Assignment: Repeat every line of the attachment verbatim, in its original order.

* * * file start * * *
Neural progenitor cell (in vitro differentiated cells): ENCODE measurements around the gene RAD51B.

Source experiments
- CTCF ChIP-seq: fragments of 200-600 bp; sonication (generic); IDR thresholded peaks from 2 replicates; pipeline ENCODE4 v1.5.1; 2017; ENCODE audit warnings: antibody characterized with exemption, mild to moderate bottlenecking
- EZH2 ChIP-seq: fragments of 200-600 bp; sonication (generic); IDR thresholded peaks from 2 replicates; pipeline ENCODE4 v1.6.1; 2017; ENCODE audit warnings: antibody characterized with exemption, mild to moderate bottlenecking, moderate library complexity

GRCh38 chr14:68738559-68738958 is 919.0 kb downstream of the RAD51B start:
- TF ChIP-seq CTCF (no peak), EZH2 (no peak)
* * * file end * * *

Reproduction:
Neural progenitor cell (in vitro differentiated cells): ENCODE measurements around the gene RAD51B.

Source experiments
- CTCF ChIP-seq: fragments of 200-600 bp; sonication (generic); IDR thresholded peaks from 2 replicates; pipeline ENCODE4 v1.5.1; 2017; ENCODE audit warnings: antibody characterized with exemption, mild to moderate bottlenecking
- EZH2 ChIP-seq: fragments of 200-600 bp; sonication (generic); IDR thresholded peaks from 2 replicates; pipeline ENCODE4 v1.6.1; 2017; ENCODE audit warnings: antibody characterized with exemption, mild to moderate bottlenecking, moderate library complexity

GRCh38 chr14:68738559-68738958 is 919.0 kb downstream of the RAD51B start:
- TF ChIP-seq CTCF (no peak), EZH2 (no peak)